The University is committed to providing a truly international education for its 40,000 students, producing world-leading research and benefiting the communities around its campuses in the UK and Asia.

More than 90 per cent of research at The University of Nottingham is of international quality, according to the most recent Research Assessment Exercise, with almost 60 per cent of all research defined as 'world-leading' or 'internationally excellent'. Research Fortnight analysis of RAE 2008 ranked the University 7th in the UK by research power. The University's vision is to be recognised around the world for its signature contributions, especially in global food security, energy & sustainability, and health.

More news from the University at: www.nottingham.ac.uk/news

About the Wellcome Trust

The Wellcome Trust is a global charitable foundation dedicated to achieving extraordinary improvements in human and animal health. It supports the brightest minds in biomedical research and the medical humanities. The Trust's breadth of support includes public engagement, education and the application of research to improve health. It is independent of both political and commercial interests. www.wellcome.ac.uk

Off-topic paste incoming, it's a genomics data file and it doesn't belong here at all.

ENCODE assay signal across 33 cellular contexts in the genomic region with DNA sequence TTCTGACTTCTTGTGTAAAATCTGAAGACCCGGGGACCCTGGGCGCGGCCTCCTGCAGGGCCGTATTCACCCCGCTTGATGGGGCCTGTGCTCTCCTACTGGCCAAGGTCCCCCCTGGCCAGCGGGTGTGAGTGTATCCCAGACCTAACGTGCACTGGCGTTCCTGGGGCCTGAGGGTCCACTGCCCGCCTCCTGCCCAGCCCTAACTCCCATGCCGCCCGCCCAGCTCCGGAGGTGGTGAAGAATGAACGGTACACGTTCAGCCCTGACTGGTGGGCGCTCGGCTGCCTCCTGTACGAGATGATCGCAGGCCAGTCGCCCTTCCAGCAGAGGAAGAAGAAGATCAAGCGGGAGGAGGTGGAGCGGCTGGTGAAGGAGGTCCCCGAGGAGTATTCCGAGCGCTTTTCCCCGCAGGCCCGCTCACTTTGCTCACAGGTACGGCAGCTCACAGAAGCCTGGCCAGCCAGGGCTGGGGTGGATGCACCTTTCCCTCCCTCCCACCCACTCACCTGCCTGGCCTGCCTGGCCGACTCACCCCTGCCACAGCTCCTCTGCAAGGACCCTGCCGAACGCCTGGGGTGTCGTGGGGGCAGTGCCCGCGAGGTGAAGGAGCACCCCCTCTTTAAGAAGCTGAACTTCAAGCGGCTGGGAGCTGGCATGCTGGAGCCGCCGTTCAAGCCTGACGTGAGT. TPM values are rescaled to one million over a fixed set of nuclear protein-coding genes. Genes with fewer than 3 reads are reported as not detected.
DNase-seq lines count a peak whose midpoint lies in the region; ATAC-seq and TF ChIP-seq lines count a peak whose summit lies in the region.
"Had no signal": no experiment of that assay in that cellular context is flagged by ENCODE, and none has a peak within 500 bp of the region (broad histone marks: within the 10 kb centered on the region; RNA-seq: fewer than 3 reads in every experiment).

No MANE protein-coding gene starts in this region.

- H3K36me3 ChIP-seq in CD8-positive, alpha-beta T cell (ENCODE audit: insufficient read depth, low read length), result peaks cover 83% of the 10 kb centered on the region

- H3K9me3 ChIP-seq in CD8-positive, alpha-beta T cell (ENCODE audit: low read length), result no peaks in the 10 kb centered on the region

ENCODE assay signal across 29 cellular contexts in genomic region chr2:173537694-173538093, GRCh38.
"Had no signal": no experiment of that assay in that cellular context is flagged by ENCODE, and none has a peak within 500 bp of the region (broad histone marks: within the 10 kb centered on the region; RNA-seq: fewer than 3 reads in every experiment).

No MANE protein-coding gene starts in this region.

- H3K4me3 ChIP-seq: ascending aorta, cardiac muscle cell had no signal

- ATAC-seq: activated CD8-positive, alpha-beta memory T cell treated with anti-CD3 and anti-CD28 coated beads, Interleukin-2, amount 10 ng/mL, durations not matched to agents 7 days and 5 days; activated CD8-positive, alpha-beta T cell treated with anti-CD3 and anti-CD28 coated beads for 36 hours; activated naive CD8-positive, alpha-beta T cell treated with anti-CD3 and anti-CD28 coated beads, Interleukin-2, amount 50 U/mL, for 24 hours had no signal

About BBSRC

BBSRC is the UK funding agency for research in the life sciences. Sponsored by Government, BBSRC annually invests around £470M in a wide range of research that makes a significant contribution to the quality of life in the UK and beyond and supports a number of important industrial stakeholders, including the agriculture, food, chemical, healthcare and pharmaceutical sectors.

BBSRC provides institute strategic research grants to the following:

  • The Babraham Institute
  • Institute for Animal Health
  • Institute of Biological, Environmental and Rural Sciences (Aberystwyth University)
  • Institute of Food Research
  • John Innes Centre
  • The Genome Analysis Centre
  • The Roslin Institute (University of Edinburgh)
  • Rothamsted Research

The Institutes conduct long-term, mission-oriented research using specialist facilities. They have strong interactions with industry, Government departments and other end-users of their research.